John Dall

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John Dall
John Dall.jpg
Born John Dall Thompson
(1920-05-26)May 26, 1920[1]
New York City, New York, U.S.
Died January 15, 1971(1971-01-15) (aged 50)
Beverly Hills, California, U.S.
Cause of death heart attack
Occupation Actor
Years active 1945-1965

John Dall (May 26, 1920 – January 15, 1971)[1][2] was an American actor.

Primarily a stage actor, he is best remembered today for two film roles: the cool-minded intellectual killer in Alfred Hitchcock's Rope (1948), and the trigger-happy lead in the 1950 noir Gun Crazy. He also had a substantial role in Stanley Kubrick's Spartacus (1960).

He first came to fame as the young prodigy who comes alive under the tutelage of Bette Davis in The Corn Is Green, for which he was nominated for the Academy Award for Best Supporting Actor. Warner Bros signed him to a contract to make the film but they let him go in 1946.[3]

In 1962, Dall made two guest appearances on TV's Perry Mason: "The Case of the Lonely Eloper", and the murder victim in "The Case of the Weary Watchdog". In 1963, he again portrayed the murder victim in "The Case of the Reluctant Model". He made his fourth and final appearance on the show in the 1965 episode, "The Case of the Laughing Lady".

Personal life[edit]

John Dall Thompson[1] was born in New York City in 1920, the younger son of Charles Jenner Thompson (died 1929) and his wife Henry (née Worthington).[4] His father was a civil engineer. Some sources incorrectly cited Dall's birth name as John Jenner Thompson.[5][6][7][8][9] Most sources, including census records, passenger manifests and his New York Times obituary, support the 1920 year of birth, but some sources have cited 1918.[10][note 1] His older brother, Worthington Thompson, was later a decorated lieutenant in the 517th Parachute Regimental Combat Team.[4][11]

Film historians William J. Mann and Karen Burroughs Hannsberry note that Dall was gay but had a short-lived marriage in the 1940s.[12][5] According to music journalist Phil Milstein, at the time of his death Dall had lapsed into alcoholism and was living with his partner, actor Clement Brace (died 1996).[13][14]


Death certificate of John Dall.

Dall sustained a serious fall while visiting London in October 1970, and died of a heart attack at his home in Beverly Hills, California on January 15, 1971, aged 50. His body was donated to medical science.[8]


Radio appearances[edit]

Year Program Episode/source
1953 Theatre Guild on the Air Quiet Wedding[15]


Year Album Credits Label Notes
1949 This Is My Beloved Narrator Atlantic Records Walter Benton's poems set to music by Vernon Duke[16][17]


  1. ^ Dall's name does not appear alongside his parents and elder brother in the United States Census conducted in January 1920, casting further doubt on a 1918 birthdate.


  1. ^ a b c Date of birth given as May 26, 1920 by a majority of sources, including census records, ship manifests, death certificate, et al. Other sources formerly cited 1918, inaccurately.
  2. ^ "John Dall biography". Internet Movie Database. Retrieved 2013-08-12. 
  3. ^ PARAMOUNT BUYS HARVESTING STORY: Studio Will Produce Houston Branch's 'The Big Haircut' -- Lead to Alan Ladd, Special to THE NEW YORK TIMES (1923-Current file) [New York, N.Y], May 11, 1946, p. 34.
  4. ^ a b Astor, Gerald (2001). Battling Buzzards: The Odyssey of the 517th Parachute Regimental Combat Team 1943-1945. New York: Random House. p. 108. ISBN 0440236932. Retrieved December 5, 2014.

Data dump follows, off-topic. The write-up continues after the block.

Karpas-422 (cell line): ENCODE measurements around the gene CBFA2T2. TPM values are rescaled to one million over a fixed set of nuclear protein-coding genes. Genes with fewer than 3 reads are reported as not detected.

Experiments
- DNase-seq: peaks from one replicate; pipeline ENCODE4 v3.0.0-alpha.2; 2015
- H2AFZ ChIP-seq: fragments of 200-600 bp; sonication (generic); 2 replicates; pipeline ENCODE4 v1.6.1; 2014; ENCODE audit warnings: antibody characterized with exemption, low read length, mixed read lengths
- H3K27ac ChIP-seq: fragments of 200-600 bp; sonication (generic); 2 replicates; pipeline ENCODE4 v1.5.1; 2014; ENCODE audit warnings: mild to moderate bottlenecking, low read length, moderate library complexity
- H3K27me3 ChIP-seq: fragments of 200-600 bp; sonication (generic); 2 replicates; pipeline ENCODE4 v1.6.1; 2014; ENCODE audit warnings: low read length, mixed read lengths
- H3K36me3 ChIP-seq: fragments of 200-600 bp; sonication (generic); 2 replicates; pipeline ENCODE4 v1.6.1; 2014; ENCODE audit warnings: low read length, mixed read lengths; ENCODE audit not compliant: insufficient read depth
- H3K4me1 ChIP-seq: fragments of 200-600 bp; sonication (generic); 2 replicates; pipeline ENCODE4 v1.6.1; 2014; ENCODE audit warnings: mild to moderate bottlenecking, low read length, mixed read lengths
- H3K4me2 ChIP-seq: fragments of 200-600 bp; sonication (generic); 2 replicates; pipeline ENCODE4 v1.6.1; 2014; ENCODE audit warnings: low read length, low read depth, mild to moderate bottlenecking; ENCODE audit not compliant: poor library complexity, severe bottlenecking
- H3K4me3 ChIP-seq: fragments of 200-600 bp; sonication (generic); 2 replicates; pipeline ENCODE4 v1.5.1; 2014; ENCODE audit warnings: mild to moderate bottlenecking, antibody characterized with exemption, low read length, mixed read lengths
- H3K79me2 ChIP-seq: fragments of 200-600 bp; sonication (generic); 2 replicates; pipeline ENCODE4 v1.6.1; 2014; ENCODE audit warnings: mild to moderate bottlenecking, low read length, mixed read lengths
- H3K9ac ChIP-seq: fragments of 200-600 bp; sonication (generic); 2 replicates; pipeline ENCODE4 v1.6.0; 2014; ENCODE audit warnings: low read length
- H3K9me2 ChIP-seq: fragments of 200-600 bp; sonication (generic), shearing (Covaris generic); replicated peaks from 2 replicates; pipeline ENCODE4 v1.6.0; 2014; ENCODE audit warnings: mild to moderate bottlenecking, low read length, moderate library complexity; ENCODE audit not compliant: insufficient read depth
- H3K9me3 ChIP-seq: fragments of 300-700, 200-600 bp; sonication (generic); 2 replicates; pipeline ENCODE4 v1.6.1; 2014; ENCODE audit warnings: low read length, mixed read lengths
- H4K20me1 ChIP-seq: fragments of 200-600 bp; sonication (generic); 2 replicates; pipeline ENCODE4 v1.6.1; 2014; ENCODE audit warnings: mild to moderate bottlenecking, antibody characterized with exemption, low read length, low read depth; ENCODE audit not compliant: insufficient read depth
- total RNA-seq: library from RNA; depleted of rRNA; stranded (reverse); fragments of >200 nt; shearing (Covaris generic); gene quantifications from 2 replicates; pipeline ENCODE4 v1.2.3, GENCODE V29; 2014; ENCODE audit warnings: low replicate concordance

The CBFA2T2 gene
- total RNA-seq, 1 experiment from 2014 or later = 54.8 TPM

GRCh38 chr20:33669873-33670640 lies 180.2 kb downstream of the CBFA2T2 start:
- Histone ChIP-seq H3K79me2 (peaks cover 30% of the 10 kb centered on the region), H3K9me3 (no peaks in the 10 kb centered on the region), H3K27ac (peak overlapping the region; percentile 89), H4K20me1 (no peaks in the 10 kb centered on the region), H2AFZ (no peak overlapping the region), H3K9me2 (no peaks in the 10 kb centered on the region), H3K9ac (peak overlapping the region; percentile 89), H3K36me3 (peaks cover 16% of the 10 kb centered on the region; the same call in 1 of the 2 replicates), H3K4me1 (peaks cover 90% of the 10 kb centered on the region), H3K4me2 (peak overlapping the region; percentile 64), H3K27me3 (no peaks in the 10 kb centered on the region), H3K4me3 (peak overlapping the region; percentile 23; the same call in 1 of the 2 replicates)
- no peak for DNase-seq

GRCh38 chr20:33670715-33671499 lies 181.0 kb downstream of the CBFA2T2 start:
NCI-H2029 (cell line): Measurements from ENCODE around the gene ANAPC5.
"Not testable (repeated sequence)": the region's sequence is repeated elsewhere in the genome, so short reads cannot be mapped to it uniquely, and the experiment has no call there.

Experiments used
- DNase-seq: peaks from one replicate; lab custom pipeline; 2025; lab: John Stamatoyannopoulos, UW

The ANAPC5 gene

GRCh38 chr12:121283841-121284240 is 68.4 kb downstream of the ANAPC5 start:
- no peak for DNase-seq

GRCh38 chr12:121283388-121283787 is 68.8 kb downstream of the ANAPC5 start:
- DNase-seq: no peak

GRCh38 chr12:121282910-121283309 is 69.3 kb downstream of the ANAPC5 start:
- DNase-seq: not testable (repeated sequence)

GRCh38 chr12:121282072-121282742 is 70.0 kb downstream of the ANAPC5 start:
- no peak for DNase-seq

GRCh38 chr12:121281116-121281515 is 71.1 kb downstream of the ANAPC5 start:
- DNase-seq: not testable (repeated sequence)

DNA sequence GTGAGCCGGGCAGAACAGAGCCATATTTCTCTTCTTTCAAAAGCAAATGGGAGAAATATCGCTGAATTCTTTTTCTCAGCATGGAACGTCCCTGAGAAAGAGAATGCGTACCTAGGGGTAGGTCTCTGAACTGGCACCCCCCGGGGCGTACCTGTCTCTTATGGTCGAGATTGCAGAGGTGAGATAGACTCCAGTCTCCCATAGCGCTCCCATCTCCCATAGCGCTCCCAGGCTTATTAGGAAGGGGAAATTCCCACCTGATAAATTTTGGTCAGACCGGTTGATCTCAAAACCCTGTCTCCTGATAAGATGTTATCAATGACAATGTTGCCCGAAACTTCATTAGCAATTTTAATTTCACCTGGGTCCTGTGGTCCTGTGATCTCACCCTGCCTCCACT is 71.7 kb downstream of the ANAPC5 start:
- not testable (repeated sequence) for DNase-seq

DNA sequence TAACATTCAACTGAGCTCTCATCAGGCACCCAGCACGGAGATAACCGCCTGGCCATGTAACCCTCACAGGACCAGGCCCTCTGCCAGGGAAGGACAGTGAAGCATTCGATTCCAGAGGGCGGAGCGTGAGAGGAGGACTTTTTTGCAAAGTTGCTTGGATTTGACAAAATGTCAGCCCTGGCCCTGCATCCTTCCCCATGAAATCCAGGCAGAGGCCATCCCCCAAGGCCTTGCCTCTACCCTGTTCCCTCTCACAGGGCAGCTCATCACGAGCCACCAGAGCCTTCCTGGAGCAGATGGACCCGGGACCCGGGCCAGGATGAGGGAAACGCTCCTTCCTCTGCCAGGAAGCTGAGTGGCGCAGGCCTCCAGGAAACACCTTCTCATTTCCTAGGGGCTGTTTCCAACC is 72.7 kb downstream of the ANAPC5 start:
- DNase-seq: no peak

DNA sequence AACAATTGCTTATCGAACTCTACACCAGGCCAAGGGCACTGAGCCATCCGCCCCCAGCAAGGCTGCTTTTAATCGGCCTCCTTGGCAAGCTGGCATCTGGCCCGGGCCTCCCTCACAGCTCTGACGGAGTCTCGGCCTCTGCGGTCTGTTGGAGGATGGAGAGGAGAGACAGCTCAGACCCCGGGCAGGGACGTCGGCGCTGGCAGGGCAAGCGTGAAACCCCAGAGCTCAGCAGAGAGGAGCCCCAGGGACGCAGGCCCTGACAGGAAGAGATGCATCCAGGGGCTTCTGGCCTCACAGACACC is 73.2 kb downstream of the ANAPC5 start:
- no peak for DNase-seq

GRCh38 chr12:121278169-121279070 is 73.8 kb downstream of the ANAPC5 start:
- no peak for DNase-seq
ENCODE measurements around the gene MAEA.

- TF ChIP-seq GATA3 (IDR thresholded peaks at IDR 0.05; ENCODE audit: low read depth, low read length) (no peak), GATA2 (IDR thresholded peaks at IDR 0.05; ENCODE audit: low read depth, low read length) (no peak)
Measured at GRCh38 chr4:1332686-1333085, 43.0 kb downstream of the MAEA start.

5. ^ a b Burroughs Hannsberry, Karen (2003). Bad Boys: the Actors of Film Noir. McFarland. p. 176. ISBN 0786414847. 
  6. ^ "John Dall papers". Margaret Herrick Library. Academy of Motion Picture Arts and Sciences. Retrieved February 10, 2015. 
  7. ^ "John Dall, 50, Oscar Nominee For 'Corn Is Green' Role, Dies". New York Times. January 18, 1971. Retrieved December 2, 2014. John Dall Thompson - he used the middle name for his career as an actor -... (registration required)
  8. ^ a b "Actor, Brother of City Man, Is Dead". The Daily Times (Salisbury, Maryland). January 20, 1971. p. 7. Retrieved December 6, 2014. Worthington Thompson... is the only immediate survivor of John Dall... [who] died Friday in his Hollywood home of a heart attack. Mr. Thompson said today that his brother had never fully recovered from a fall last October in London. The 50-year-old actor was in Europe on business at the time... His grandfather was the late Dall Worthington of Baltimore County. (registration required)
  9. ^ "California Death Records". RootsWeb. Retrieved December 3, 2014. DALL, John ... Age [at death] 50 yrs 
  10. ^ "New York Passenger and Crew Lists, 1909, 1925-1957". FamilySearch. Retrieved December 3, 2014. John Dall Thompson ... Birth Year (Estimated): 1920 
  11. ^ "MailCall No. 2210" (PDF). 517th Parachute Regimental Combat Team. April 20, 2014. p. 11. Retrieved December 6, 2014. 
  12. ^ Mann, William J. (2001). Behind the Screen: How Gays and Lesbians Shaped Hollywood. Viking. p. 263. ISBN 0670030171. 
  13. ^ Milstein, Phil. "The Nightmare World of Dion McGregor". American Song-Poem Music Archives. Archived from the original on February 4, 2015. Retrieved February 4, 2015. 
  14. ^ Israel, Lee (2008). Can You Ever Forgive Me? Memoirs of a Literary Forger. Simon & Schuster. p. 65. ISBN 9781416553779. Retrieved February 4, 2015. 
  15. ^ Kirby, Walter (March 15, 1953). "Better Radio Programs for the Week". The Decatur Daily Review. p. 46. Retrieved June 25, 2015 – via  open access publication - free to read
  16. ^ Atlantic Records records Benton's Beloved. Billboard. March 26, 1949. Retrieved November 10, 2011. 
  17. ^ "David Edwards, René Wu, Patrice Eyries, Mike Callahan, and Randy Watts, ''Atlantic Album Discography, Part 1 100 & 400 Series (1949–1954)'' (Aug. 2010)". August 29, 2010. Retrieved November 10, 2011. 

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